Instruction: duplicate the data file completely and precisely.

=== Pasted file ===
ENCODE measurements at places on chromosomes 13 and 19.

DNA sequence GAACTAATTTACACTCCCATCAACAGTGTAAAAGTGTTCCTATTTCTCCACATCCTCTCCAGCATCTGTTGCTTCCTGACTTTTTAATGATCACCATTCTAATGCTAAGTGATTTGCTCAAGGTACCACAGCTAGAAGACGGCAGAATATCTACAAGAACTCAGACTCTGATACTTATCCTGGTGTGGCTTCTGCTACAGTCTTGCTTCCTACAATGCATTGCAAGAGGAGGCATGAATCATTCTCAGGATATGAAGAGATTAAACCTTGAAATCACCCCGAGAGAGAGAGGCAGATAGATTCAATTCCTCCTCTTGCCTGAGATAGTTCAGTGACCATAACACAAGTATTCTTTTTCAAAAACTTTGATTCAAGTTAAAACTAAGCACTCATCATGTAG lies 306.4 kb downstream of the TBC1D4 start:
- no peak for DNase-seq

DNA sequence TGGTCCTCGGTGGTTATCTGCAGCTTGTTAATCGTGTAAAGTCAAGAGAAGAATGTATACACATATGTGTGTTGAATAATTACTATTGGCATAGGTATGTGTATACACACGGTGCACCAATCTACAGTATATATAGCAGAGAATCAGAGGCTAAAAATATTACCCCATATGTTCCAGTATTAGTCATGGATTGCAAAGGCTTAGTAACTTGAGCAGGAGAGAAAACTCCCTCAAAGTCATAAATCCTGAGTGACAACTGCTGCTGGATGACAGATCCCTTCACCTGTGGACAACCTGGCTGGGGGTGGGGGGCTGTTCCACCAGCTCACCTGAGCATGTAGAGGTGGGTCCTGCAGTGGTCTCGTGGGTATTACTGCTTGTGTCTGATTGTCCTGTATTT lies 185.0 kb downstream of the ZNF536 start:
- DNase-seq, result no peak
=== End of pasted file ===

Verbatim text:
ENCODE measurements at places on chromosomes 13 and 19.

DNA sequence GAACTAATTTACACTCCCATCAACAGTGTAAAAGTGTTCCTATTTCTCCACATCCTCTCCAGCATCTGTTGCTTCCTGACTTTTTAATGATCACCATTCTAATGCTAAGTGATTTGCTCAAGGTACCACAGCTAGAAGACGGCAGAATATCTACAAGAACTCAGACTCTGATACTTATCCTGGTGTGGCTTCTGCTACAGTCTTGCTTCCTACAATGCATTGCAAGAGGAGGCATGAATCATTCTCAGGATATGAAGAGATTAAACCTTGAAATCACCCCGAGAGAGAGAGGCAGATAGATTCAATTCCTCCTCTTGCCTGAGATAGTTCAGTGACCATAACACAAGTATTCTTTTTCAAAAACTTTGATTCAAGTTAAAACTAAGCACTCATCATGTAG lies 306.4 kb downstream of the TBC1D4 start:
- no peak for DNase-seq

DNA sequence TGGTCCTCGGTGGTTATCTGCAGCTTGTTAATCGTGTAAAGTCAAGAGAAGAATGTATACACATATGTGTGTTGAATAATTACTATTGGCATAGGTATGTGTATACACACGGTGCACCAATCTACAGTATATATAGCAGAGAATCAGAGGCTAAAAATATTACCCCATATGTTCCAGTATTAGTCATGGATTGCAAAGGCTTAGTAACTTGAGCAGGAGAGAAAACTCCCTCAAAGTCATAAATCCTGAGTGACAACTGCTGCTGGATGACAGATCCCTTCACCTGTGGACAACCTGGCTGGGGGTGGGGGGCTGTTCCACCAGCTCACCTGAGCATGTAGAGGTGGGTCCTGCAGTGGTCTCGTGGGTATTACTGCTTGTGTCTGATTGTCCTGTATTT lies 185.0 kb downstream of the ZNF536 start:
- DNase-seq, result no peak